Outdoors

Bottoms Up

Expedition to a bath

Wednesday, June 19, 2019

It was just past noon and the sun beat mercilessly down upon an exposed stretch of remote North Cascadian mountainside where Uncle Don and I were attempting to overpower a violently out-of-control rock drill before it bounced into the ruinous abyss below.

“Hit the kill switch!” Uncle Don screamed as he pinned the roaring, jerking, noxious-exhaust-belching contrivance against the ground with every inch of his rangy scarecrow-like body.

Hissing and snarling, I kept swatting my hand between Uncle Don’s outstretched legs until I finally hit the button causing the engine to pop, let out a couple of convulsive gurgles and shudder to a stop. 

“That’s the best sound I’ve heard all day,” Uncle Don said, drinking in the hard-won silence as we carefully disentangled ourselves from our vanquished steel-plated foe.

Although I could have just as easily heaved the entire unit off the cliff without compunction, I wound up kicking a few retaliatory sprays of dirt all over the damned thing instead.  

Meanwhile, in the same vein, Uncle Don felt compelled to verbalize his feelings in the form of a personal admonishment.

“Took us three hours of honest tinkering just to get you started this morning,” he harangued the lifeless drill. “And then, for all that, you give us hell just to turn you off.”

Shaking his head, Uncle Don cast a long, soulful gaze at the deep blue sky, searching for the precise words to utter. Finally, after a few thoughtful minutes, his squinting eyes began to twinkle and he raised a fist in righteous fervor.

However, before Uncle Don could extrapolate the fevered pitch of his rectitude, our supervisor—alarmed by all the exuberant howling—came clomping down the trail to assess our situation.

Unsurprisingly, it only took a quick sniff and a glance at our clothing for him to conclude that the most essential thing we required was a bath—a cold, icy bath in a partially melted-out lake.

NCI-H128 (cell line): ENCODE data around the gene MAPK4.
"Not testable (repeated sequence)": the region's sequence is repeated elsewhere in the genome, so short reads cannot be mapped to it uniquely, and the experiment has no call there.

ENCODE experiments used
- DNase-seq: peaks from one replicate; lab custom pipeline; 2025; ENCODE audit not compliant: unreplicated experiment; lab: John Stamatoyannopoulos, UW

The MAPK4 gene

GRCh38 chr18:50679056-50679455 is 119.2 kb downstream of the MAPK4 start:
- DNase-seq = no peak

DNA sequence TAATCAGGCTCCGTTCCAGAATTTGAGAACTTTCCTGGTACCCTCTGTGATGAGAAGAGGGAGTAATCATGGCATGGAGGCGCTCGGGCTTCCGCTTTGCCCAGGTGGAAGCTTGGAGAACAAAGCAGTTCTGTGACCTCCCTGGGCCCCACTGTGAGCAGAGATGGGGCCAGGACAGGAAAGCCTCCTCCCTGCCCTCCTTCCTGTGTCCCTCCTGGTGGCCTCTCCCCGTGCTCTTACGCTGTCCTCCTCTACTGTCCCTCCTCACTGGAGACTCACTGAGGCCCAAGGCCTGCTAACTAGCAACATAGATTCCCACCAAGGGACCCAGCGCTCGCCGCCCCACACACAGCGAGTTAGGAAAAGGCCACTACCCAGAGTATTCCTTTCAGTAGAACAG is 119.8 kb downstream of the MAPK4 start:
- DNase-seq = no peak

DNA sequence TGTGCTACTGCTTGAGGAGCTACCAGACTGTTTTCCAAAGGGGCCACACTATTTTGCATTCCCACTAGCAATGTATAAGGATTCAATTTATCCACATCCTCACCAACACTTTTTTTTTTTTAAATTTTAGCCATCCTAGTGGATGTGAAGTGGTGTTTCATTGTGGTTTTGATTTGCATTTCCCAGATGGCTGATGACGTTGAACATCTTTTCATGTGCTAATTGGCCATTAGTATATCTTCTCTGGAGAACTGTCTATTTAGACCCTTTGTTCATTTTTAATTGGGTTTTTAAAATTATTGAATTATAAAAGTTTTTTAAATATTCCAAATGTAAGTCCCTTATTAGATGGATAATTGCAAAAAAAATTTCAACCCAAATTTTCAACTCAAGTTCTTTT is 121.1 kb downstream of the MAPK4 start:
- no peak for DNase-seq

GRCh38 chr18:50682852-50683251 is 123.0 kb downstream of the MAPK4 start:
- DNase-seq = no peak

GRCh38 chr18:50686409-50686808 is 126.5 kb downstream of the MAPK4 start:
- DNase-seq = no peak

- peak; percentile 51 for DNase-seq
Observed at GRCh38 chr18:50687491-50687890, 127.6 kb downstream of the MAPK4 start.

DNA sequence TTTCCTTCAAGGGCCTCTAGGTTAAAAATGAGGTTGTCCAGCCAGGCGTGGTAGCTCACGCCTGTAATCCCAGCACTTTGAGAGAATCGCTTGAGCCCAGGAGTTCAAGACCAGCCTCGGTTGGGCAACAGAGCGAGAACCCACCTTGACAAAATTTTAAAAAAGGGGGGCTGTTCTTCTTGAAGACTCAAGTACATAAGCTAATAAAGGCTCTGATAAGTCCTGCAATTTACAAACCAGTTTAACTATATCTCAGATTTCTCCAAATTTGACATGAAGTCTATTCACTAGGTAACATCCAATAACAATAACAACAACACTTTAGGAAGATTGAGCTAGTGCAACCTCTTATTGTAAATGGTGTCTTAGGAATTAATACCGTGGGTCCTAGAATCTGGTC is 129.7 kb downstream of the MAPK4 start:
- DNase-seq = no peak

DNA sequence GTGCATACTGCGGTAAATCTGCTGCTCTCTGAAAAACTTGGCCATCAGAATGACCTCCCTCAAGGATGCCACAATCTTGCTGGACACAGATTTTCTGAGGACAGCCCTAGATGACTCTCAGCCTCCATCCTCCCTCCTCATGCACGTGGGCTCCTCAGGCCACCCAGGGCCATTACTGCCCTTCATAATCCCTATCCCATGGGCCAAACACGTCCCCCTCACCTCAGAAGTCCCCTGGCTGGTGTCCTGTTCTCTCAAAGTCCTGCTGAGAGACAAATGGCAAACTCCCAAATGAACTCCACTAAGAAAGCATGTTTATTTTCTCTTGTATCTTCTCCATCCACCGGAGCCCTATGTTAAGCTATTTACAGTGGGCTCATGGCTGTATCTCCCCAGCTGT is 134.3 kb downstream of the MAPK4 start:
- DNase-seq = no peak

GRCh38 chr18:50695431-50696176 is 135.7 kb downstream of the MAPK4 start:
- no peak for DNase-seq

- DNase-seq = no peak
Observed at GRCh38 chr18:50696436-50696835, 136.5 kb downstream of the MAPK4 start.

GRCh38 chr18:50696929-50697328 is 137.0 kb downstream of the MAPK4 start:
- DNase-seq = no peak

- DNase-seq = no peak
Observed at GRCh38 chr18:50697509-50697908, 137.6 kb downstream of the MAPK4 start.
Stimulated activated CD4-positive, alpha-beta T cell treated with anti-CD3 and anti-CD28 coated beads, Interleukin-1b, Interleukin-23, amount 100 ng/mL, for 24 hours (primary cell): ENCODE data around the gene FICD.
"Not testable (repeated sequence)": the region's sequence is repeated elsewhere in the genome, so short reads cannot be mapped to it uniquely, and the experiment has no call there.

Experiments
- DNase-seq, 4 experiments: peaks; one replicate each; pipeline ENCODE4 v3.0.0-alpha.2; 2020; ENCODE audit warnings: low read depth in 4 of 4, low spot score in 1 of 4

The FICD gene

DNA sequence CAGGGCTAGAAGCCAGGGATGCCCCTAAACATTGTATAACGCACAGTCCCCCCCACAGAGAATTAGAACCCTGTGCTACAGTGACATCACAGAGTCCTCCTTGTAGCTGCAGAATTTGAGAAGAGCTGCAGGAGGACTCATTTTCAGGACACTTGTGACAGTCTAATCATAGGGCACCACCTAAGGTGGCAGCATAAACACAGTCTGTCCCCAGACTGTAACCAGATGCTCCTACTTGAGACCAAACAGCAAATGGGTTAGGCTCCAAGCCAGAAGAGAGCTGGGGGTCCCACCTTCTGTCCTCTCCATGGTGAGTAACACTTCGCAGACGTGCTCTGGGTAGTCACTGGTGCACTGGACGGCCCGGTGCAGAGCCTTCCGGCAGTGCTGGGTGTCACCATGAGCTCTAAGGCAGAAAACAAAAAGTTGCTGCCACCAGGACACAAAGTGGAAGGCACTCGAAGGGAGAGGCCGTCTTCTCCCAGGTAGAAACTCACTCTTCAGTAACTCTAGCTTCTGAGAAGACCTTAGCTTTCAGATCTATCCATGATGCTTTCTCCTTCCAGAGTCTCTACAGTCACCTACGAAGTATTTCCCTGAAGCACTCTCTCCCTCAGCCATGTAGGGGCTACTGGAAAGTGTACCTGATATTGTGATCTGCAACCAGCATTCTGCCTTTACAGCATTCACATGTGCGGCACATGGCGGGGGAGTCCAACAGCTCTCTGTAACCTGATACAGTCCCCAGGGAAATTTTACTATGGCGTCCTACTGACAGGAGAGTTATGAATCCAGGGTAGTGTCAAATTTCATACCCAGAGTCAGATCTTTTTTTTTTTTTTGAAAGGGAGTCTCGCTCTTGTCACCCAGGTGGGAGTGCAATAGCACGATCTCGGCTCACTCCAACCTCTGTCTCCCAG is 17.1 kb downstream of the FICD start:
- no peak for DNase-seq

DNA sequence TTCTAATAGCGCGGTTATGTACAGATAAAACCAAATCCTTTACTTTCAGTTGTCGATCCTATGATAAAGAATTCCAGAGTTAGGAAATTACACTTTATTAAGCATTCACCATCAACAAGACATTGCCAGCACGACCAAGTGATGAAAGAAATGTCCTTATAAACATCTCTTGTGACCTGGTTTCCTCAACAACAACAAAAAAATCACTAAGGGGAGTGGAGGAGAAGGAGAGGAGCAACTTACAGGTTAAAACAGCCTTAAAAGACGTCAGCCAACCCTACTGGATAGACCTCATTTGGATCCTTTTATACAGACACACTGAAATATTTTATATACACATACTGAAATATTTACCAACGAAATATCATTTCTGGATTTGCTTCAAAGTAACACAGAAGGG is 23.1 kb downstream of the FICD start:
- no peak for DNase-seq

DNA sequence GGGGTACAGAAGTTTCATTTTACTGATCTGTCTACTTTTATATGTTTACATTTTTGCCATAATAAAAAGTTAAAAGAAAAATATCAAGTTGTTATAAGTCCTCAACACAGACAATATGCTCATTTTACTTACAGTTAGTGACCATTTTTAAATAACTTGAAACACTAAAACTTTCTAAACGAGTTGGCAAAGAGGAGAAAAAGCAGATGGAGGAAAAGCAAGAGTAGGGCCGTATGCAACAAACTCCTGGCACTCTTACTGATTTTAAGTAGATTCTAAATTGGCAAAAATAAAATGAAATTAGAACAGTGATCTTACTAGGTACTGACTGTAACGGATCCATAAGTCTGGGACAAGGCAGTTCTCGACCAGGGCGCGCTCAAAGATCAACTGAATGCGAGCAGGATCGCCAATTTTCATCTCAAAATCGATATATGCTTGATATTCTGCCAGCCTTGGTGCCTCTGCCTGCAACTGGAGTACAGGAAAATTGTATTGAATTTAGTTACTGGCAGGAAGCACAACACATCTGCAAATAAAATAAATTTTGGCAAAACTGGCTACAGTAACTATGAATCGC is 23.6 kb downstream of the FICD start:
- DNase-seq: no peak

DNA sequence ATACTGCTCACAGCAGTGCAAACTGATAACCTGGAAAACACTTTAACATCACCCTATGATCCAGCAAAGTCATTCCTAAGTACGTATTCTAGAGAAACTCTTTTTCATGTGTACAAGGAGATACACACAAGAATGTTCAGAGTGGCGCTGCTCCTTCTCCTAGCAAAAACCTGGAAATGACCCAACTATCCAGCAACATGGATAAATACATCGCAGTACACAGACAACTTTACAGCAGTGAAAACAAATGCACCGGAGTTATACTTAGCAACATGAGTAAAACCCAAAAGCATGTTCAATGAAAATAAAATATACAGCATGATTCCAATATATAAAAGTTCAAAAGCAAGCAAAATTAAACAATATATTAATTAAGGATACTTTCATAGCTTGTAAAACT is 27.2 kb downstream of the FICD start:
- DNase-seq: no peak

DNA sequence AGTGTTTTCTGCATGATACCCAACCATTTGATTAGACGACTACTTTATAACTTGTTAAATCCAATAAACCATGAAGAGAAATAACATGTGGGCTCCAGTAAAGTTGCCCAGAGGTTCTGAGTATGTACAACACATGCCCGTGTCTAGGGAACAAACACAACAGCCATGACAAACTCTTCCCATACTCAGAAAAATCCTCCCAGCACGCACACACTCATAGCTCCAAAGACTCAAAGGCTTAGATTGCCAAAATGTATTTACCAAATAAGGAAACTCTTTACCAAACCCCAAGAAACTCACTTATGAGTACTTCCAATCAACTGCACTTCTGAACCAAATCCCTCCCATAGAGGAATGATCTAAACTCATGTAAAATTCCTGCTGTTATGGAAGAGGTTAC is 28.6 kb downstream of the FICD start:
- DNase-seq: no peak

So, under the intrepid guidance of this indefatigable goat-footed brush ape we soon relinquished our fraught drilling project to undertake a “quick zip” up the ridgeline into the next basin over, where alpine ablution options were plentiful and pristine.

Our initial ascent proved restoratively straightforward, with only one sketchy deep-gully traverse and the incessant piping of hoary marmots to enliven the flower-flecked meadows as we kick-stepped though emergent vegetation and diminished snow patches.

Summiting the rocky crown of the ridge, we were immediately confronted with an accumulation of deep, lingering snow that stretched unbroken downslope for about half a mile all the way to the shore of nearest Gatorade-colored lake. 

“That’ll do!” Uncle Don hooted as he whipped out a pick-mattock-turned-ice-axe and dropped expertly into the snow for a screaming glissade.

Journeying to the lake in likewise fashion, I plopped myself, dirty clothes and all, into the frigid water and joyously endured the first of many brain-numbing shocks. Our skin turned blue and our teeth chattered, but it felt fantastic. 

We kept climbing out just to plunge back in. And eventually, somewhere in the process, we finally got clean.

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